Another essay compares Draper with Christian Grey from the “Fifty Shades” series. What cultural fantasies do these characters reveal?

In Mad Men, you have this used-up vision of what a man should be and what America should be. Draper has to reckon with what a piece of shit he is—what a cipher—and the fact that everyone knows he’s a masterful fake. It’s clear that the emperor has no clothes.

Grey, though, is a Barbie-like fantasy. He’s similar to Draper in that he’s a patriarchal Daddy figure who has all the money and power. He makes you powerless and you return to this childlike state, surrounded by luxury, and you own all this shit. It’s the fantasy of deliverance from an ordinary life. He represents the illusion that you can be perfectly satisfied doing the same thing over and over, that high capitalism will bring you pure delight and satisfaction every day until you die. You can fuck your husband in the same exact way again and again, and every time it’s, “Oh, you’re making me so hot, Mr. Grey.”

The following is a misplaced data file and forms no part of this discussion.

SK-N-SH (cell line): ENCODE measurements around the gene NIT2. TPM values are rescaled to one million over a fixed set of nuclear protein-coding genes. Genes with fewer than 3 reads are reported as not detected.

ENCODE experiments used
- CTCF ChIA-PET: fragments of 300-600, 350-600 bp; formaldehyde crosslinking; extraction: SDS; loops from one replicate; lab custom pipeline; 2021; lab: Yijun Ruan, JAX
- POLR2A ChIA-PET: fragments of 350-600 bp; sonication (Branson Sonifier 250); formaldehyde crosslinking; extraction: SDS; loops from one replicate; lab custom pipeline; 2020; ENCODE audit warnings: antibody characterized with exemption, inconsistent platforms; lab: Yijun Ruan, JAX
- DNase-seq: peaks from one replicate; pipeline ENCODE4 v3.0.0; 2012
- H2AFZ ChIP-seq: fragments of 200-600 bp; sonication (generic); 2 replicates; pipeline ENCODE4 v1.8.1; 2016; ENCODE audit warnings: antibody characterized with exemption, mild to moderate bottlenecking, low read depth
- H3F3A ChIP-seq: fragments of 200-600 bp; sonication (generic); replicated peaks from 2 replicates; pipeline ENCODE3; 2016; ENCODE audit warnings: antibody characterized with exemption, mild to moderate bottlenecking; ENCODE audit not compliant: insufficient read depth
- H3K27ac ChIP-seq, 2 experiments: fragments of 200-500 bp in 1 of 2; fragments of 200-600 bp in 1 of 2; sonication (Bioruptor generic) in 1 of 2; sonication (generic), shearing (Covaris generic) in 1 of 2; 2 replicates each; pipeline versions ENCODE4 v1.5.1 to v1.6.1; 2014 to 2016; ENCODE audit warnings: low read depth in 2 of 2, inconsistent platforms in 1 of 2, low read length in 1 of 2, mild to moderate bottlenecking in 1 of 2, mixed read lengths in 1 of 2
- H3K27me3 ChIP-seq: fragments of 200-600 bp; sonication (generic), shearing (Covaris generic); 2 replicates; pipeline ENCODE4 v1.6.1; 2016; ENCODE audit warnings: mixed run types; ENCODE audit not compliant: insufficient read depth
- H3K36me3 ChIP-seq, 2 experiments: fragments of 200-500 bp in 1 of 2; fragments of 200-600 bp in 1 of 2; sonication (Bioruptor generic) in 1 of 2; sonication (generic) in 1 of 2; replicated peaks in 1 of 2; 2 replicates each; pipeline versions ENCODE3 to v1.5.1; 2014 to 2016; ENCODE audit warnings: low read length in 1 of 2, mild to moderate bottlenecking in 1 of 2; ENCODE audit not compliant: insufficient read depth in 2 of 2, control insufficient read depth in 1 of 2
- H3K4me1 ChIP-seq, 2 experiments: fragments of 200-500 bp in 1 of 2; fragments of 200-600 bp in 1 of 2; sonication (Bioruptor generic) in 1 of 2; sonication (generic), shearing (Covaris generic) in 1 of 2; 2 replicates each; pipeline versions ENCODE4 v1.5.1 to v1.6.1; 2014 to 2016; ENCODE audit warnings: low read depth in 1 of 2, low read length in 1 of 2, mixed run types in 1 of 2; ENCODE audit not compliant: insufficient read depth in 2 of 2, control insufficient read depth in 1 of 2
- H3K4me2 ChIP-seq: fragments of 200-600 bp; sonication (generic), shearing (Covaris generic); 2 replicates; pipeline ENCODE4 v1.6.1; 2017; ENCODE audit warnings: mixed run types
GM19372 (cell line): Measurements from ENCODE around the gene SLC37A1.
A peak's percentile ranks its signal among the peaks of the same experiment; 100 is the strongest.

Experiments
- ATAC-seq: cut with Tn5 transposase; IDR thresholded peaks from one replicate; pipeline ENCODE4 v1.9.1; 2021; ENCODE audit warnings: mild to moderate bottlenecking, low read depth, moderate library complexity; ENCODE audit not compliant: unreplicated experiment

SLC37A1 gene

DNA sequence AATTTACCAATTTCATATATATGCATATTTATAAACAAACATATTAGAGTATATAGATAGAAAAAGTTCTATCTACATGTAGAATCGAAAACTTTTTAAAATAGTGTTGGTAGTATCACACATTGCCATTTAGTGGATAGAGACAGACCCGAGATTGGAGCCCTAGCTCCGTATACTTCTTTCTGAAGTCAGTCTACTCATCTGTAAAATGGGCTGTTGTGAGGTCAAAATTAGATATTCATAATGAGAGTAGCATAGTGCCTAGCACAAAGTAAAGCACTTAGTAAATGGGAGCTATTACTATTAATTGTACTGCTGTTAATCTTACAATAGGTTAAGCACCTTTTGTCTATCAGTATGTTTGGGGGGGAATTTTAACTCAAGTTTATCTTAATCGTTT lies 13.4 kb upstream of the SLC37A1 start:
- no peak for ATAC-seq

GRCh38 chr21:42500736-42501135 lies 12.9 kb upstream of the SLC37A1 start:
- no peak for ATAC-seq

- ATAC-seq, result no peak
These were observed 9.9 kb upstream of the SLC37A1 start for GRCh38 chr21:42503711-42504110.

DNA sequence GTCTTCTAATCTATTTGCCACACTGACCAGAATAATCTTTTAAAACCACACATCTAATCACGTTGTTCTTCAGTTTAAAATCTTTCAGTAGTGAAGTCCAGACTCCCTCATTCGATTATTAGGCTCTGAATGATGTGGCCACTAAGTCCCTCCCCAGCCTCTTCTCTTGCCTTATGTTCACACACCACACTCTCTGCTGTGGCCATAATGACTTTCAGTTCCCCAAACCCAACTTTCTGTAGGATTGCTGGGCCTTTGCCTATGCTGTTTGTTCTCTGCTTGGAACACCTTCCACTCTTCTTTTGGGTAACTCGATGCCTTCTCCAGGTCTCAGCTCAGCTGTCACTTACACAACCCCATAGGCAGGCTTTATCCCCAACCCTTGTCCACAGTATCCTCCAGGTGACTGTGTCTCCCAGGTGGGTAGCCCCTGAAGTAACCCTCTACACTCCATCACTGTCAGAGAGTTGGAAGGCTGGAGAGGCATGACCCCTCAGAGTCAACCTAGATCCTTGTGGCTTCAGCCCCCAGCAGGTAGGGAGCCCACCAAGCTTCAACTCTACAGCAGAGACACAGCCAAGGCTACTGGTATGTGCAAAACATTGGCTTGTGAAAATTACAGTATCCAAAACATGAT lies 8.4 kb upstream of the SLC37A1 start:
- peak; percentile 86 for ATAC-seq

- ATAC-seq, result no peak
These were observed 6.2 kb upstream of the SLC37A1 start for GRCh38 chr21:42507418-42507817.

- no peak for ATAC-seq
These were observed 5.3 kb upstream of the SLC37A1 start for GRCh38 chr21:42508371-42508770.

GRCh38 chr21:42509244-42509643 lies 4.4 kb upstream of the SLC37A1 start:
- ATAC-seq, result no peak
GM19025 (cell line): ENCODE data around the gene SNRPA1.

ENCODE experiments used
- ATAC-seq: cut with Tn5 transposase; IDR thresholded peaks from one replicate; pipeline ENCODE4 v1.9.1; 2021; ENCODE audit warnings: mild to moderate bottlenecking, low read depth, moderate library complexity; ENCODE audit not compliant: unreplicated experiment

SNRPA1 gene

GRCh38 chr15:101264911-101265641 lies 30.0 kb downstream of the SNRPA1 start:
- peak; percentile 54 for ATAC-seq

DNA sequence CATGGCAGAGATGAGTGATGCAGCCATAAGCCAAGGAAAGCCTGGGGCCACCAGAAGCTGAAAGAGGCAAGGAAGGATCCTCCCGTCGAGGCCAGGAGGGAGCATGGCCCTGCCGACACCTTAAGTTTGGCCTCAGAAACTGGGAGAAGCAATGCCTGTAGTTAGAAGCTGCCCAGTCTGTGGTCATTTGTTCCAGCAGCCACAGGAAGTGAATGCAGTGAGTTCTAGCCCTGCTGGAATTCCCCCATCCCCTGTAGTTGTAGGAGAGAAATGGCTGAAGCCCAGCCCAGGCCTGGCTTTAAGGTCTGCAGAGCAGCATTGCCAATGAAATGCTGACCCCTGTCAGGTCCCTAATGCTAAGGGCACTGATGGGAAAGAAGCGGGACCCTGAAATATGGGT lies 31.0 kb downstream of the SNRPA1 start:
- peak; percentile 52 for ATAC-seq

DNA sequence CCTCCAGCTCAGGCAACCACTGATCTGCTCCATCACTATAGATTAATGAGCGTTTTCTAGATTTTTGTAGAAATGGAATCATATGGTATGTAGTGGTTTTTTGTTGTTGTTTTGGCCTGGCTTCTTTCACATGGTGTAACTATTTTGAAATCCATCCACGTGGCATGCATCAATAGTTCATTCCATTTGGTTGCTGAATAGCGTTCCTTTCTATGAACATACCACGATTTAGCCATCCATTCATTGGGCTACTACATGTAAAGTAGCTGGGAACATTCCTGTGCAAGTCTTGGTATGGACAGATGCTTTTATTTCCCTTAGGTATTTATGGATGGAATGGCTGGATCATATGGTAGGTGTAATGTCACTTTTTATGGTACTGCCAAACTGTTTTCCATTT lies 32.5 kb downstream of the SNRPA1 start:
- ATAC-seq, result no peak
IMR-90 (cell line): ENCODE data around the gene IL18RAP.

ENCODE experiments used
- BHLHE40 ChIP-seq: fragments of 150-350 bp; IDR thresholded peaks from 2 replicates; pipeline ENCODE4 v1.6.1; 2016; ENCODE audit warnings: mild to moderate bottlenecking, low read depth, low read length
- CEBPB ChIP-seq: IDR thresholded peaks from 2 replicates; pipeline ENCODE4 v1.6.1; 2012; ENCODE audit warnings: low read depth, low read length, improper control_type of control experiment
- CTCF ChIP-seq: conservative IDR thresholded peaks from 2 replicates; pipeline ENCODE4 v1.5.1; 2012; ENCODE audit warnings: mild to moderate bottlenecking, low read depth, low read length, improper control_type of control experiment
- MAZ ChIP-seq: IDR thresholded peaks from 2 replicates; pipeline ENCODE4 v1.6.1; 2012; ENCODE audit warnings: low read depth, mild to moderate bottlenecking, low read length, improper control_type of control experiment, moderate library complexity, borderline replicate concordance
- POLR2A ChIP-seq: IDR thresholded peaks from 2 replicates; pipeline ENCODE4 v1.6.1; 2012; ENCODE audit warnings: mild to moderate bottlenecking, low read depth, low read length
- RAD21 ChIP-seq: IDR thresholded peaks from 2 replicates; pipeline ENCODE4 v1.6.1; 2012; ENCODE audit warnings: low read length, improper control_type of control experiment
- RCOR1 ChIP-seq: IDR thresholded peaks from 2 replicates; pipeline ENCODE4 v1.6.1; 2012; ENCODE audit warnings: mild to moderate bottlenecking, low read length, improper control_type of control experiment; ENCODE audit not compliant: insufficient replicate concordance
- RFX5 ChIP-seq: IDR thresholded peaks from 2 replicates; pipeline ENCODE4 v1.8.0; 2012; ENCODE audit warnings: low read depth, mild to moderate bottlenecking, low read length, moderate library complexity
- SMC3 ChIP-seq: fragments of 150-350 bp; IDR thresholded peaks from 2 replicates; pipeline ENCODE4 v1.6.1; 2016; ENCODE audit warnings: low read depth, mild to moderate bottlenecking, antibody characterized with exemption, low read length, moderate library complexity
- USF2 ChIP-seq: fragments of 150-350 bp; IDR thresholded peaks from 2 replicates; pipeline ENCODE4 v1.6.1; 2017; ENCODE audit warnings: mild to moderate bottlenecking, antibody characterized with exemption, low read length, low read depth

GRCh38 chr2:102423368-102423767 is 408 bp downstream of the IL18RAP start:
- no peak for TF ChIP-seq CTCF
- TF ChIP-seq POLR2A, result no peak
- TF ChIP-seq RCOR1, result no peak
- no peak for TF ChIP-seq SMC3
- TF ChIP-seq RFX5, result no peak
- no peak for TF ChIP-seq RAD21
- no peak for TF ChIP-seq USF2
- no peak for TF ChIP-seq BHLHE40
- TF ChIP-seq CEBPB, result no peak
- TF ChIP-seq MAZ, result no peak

Draper’s story is a cautionary tale and Grey’s is a soft-porn illusion, but both underscore the ideas of The Great Gatsby: If you build your life around shallow things and your life amounts to a conquistador’s tale of acquisition, there is no satisfaction. If you became an inauthentic mess of a cipher in order to succeed, you’re not going to feel any joy.

And as you point out in the book, there’s a strong American message that if we don’t succeed, we have only ourselves to blame.

Yes, I encountered that message again and again as I was working on the book: If you don’t succeed, that means you aren’t strong enough, that you have no excuse to be alive because you haven’t created magic and fire doesn’t flow from your fingertips. So you get people who feel like, in merely navigating the ups and downs of a life, they’re failing miserably.

I think it’s important to live in reality: Maybe you’re in love, but you’re still going to suffer and die. Every moment is deeply flawed and ugly. It’s not art-directed and it’s not perfect. It can’t come close to your fantasies. And yet there’s something divine and intoxicating about tuning in to what actually is. I want to know that I’m going to die because that makes it possible to feel grateful right now. In the column, I try to get people to stop and feel the moment while they’re reading.